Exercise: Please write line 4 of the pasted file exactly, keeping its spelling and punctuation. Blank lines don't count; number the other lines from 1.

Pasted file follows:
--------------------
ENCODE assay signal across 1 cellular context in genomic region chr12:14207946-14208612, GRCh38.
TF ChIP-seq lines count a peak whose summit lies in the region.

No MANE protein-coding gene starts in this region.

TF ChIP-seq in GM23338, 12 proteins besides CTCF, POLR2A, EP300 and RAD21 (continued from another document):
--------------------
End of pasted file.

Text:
TF ChIP-seq in GM23338, 12 proteins besides CTCF, POLR2A, EP300 and RAD21 (continued from another document):